Until the industry was liberalised in the early nineties, it was a heavily government-controlled and small-sized market, Government policies have played a key role in shaping the structure and size of the Telecom industry in India. As a result, the Indian telecom market is one of the most liberalised markets in the world with private participation in almost all of its segments. The New Telecom Policy (NTP-99) provided the much needed impetus to the growth of this industry and set the trend for liberalisation in the industry.
NATIONAL TELECOM POLICY 1994 In 1994, the Government announced the National Telecom Policy which defined certain important objectives, including availability of telephone on demand, provision of world class services at reasonable prices, improving India’s competitiveness in global market and promoting exports, attractive FDI and stimulating domestic investment, ensuring India’s emergence as major manufacturing / export base of telecom equipment and universal availability of basic telecom services to all villages.
It also announced a series of specific targets to be achieved by 1997. NEW TELECOM POLICY 1999 The most important milestone and instrument of telecom reforms in India is the New Telecom Policy 1999 (NTP 99). The New Telecom Policy, 1999 (NTP-99) was approved on 26th March 1999, to become effective from 1st April 1999. NTP-99 laid down a clear roadmap for future reforms, contemplating the opening up of all the segments of the telecom sector for private sector participation.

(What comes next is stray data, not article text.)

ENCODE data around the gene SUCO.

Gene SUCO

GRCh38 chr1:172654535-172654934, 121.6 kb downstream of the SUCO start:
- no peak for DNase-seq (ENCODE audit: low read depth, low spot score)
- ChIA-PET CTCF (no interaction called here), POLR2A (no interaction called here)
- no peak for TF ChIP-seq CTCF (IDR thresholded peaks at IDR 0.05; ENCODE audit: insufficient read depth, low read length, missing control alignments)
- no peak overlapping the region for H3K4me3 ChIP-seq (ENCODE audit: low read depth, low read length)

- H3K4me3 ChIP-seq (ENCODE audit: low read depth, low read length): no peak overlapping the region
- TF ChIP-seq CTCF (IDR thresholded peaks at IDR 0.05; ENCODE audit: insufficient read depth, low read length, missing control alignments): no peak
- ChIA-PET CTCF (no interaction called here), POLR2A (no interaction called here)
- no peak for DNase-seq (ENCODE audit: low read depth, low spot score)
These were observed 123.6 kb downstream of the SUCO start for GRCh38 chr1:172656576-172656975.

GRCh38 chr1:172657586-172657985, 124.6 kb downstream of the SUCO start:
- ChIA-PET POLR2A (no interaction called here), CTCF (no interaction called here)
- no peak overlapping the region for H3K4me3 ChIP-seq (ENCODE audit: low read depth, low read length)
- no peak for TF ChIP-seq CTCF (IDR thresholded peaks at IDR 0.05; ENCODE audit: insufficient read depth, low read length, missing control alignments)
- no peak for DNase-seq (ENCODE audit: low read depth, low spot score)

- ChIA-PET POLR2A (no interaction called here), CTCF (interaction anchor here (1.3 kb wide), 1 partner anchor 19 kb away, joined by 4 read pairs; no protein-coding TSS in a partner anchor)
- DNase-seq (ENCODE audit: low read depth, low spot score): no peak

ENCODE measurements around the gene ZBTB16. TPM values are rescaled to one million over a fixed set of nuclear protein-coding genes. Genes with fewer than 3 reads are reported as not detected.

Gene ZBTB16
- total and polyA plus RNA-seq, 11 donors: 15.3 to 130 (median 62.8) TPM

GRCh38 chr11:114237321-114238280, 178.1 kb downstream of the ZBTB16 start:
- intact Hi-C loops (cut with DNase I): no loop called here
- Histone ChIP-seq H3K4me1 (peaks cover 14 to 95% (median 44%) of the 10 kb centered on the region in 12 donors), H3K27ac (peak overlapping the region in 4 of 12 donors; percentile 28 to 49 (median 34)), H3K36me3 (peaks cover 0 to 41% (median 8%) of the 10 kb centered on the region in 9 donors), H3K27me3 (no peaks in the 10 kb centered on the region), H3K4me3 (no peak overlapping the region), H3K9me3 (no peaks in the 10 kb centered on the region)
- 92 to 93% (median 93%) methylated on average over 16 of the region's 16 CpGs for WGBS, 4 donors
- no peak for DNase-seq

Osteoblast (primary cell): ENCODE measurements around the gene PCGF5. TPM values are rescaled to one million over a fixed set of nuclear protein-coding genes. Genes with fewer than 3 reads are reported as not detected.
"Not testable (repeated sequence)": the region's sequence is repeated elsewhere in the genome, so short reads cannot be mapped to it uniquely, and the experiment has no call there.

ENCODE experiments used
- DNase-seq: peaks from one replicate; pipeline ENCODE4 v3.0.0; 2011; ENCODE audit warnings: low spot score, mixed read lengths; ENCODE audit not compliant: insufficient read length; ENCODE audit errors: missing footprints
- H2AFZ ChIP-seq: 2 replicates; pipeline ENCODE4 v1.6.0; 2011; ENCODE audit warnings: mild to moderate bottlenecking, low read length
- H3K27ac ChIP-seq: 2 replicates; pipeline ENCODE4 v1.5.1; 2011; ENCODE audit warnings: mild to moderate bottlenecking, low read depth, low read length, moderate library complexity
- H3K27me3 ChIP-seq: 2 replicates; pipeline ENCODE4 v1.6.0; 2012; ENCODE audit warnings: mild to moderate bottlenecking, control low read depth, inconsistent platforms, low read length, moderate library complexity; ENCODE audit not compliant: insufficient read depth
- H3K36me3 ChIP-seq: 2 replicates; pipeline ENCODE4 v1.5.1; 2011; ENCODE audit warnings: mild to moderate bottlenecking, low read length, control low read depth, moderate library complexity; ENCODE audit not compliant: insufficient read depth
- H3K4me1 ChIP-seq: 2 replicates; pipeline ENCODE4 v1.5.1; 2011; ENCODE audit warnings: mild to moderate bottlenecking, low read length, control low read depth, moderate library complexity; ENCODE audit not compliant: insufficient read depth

It clearly recognized the need for strengthening the regulatory regime as well as restructuring the departmental telecom services to that of a public sector corporation so as to separate the licensing and policy functions of the Government from that of being an operator. It also recognized the need for resolving the prevailing problems faced by the operators so as to restore their confidence and improve the investment climate. Key features of the NTP 99 include: * Strengthening of Regulator. National long distance services opened to private operators. * International Long Distance Services opened to private sectors. * Private telecom operators licensed on a revenue sharing basis, plus a one-time entry fee. Resolution of problems of existing operators envisaged. * Direct interconnectivity and sharing of network with other telecom operators within the service area was permitted. * Department of Telecommunication Services (DTS) corporatized in 2000. * Spectrum Management made transparent and more efficient.